By Steve Murphy
Fort Walton Beach, FL

I have a question about contactors. I’ve been on a service call before where I found a bad three-pole, 30-amp contactor. The contacts were pitted.

I did not have a 30-amp, three-pole contactor on the van but I did have a 50-amp. So I installed it. I had the contactor wired right, so I turned it on. When I turned it on, the contactor started to chatter. I hurried to turn it back off. I then disconnected the coil leads to test for low voltage. When I did, I had 24 volts (perfect).

I didn’t know what to do next. So I called a guy I worked with to see if he had a 30-amp, three-pole, 24-volt contactor and he did. When he showed up, I installed it and turned it on. The contactor pulled in right away. I’ve seen this a couple of times in my five years of experience.

I’ve talked to some people who said a contactor should pull in no matter what the amperage is as long as you’re getting 24 volts to the coil.

From Gene Silberstein
Consulting Engineer
Whitestone, NY

The magnetic field required to pull in the armature of a contactor increases as the size of the contactor increases. The magnetic field generated depends directly on the voltage supplied by the control transformer, as well as the amount of current flowing in the control circuit. The amount of current will decrease as a result of the increased resistance of the new, larger holding coil of the 50-amp contactor. Replacing the 30-amp contactor with a 50-amp contactor did not work simply because there was not sufficient power to pull the armature of the replacement component.

In the event this should happen in the future, there are a number of possible solutions. The first being the most obvious: Always try to use the exact replacement for any component that becomes defective. Secondly, if you must use a replacement contactor that is larger than the original as far as contact ratings go, you may need to replace the control transformer as well with one that has a larger VA (volt-amp) rating. In essence, the VA rating is the power that is supplied by the device. A transformer with a larger VA rating will be able to pull in the larger contactor. Most transformers that are used on light commercial systems are rated at 40 VA, so a 75-VA transformer may very well be the answer. If a larger transformer or the exact replacement is not readily available, the next solution may get you out of a bind.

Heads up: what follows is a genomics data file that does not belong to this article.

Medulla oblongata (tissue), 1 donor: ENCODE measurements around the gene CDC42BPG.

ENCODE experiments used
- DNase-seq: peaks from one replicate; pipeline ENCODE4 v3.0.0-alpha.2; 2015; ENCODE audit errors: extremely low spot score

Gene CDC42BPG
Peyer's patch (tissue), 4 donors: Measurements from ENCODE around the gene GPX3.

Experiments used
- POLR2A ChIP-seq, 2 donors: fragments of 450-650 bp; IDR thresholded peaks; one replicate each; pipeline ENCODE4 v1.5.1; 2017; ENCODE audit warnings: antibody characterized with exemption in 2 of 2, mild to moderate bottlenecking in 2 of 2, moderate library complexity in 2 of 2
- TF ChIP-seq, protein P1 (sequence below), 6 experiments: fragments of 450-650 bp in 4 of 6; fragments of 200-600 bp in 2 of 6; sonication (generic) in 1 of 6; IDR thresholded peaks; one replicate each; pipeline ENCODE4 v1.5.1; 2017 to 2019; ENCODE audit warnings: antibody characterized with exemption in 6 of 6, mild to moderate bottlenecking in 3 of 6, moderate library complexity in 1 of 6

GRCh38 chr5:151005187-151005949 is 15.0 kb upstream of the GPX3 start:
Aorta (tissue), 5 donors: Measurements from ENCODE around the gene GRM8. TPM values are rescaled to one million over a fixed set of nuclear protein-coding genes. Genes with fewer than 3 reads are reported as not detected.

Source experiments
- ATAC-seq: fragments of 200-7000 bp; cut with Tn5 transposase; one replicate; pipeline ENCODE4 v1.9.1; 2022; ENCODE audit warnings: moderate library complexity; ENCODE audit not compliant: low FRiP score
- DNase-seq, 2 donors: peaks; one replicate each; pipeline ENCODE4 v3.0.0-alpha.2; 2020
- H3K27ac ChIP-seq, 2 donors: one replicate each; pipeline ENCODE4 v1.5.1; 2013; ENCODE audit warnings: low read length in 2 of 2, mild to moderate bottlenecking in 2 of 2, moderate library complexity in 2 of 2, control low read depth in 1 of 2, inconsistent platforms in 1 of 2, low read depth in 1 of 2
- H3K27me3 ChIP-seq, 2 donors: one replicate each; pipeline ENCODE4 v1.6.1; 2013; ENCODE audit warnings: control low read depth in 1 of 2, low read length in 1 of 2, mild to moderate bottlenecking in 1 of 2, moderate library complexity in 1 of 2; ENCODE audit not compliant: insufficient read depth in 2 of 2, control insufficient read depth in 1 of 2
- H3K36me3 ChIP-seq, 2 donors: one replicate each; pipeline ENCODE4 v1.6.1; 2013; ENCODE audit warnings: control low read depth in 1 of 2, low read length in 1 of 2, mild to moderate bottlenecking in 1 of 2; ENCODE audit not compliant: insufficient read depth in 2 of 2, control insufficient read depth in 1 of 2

Connect the holding coil of the new contactor directly to the transformer. (See Figure 1, above). If the contactor pulls in, you are in luck. Connect the wires that would normally be connected to the holding coil of the contactor coil to the coil of a general-purpose relay, usually used for fan control. Connect the holding coil of the new contactor directly to the transformer, placing the normally open contacts of the general-purpose relay in series with the contactor’s holding coil. Set up this way, the thermostat will provide power to the holding coil of the general-purpose relay, which in turn will control the contactor coil circuit. The reason this often works is because the holding coil circuit has much less wiring in it now, thereby reducing the resistance of the circuit. This increases the current in the circuit, causing an increase in the power of the magnetic field generated in the holding coil. If this does not work, you must resort to the first or second solution.